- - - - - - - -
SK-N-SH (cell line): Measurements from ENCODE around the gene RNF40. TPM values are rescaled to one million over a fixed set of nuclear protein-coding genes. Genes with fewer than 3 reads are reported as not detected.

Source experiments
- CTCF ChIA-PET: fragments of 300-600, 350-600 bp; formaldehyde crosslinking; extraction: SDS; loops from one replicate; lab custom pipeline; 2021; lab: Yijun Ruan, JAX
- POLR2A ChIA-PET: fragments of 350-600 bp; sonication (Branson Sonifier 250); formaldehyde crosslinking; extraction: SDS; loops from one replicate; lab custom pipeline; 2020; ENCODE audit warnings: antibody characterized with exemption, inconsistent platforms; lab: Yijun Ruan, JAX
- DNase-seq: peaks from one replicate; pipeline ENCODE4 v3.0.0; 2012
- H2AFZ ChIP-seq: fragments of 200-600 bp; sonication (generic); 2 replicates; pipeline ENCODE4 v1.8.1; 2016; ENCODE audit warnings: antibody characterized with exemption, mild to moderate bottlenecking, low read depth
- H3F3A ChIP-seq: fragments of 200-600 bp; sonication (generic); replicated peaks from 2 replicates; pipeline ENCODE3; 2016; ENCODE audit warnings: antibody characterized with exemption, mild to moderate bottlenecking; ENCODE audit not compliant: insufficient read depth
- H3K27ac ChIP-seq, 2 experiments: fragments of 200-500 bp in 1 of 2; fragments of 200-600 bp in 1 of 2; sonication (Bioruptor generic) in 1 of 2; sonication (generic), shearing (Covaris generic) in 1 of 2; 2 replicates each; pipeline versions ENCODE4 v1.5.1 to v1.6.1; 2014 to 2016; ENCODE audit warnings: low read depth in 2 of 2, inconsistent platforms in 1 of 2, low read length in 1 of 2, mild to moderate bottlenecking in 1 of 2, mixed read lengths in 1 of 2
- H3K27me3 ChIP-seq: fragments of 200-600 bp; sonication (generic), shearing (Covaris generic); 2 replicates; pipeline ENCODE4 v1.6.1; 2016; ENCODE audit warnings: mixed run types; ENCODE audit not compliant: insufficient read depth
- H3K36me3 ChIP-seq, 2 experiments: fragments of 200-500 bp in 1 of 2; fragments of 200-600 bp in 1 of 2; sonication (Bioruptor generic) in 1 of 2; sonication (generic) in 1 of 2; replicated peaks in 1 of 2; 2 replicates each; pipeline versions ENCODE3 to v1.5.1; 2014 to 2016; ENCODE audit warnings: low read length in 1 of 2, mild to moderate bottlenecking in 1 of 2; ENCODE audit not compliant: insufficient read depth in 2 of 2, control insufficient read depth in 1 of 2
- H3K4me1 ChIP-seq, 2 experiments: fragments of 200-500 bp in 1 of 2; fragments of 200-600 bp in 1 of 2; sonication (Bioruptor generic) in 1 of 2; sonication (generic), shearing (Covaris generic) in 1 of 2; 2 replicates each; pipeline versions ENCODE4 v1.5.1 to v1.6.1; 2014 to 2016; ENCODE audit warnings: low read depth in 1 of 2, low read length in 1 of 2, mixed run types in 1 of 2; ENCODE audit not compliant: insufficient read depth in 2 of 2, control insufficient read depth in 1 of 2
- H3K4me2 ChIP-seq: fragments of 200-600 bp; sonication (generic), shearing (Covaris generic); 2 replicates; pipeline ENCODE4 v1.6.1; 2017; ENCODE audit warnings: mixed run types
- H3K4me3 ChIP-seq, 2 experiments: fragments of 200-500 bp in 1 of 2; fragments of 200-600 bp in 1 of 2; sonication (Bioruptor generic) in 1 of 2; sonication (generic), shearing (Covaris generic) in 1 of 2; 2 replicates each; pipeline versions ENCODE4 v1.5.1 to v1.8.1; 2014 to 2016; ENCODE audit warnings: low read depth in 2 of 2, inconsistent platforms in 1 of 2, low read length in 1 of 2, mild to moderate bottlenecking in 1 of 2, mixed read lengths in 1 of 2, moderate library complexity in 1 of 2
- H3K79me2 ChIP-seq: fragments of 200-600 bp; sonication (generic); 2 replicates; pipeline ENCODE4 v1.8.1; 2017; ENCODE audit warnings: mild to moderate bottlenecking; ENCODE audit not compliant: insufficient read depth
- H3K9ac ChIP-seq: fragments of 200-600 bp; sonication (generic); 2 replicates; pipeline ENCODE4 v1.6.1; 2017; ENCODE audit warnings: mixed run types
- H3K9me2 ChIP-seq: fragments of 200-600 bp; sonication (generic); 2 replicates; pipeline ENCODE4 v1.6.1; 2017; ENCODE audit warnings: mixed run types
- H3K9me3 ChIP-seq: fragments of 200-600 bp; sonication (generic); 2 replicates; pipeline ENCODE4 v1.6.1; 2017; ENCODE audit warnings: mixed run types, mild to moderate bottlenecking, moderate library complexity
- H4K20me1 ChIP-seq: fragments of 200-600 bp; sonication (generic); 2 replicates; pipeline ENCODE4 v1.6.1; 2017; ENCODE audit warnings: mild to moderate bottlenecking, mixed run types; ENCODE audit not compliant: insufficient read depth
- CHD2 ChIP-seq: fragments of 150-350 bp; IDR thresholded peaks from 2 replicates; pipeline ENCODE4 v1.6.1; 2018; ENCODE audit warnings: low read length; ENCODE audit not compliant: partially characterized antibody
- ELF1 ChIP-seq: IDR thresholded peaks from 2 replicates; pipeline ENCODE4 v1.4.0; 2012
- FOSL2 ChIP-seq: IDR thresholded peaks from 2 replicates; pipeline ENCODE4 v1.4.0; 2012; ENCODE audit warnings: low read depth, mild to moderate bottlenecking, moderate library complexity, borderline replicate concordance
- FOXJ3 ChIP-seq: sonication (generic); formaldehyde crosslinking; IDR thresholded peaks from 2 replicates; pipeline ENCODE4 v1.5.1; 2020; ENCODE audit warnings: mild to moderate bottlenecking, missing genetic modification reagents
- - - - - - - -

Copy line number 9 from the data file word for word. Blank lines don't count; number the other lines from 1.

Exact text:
- H3K27me3 ChIP-seq: fragments of 200-600 bp; sonication (generic), shearing (Covaris generic); 2 replicates; pipeline ENCODE4 v1.6.1; 2016; ENCODE audit warnings: mixed run types; ENCODE audit not compliant: insufficient read depth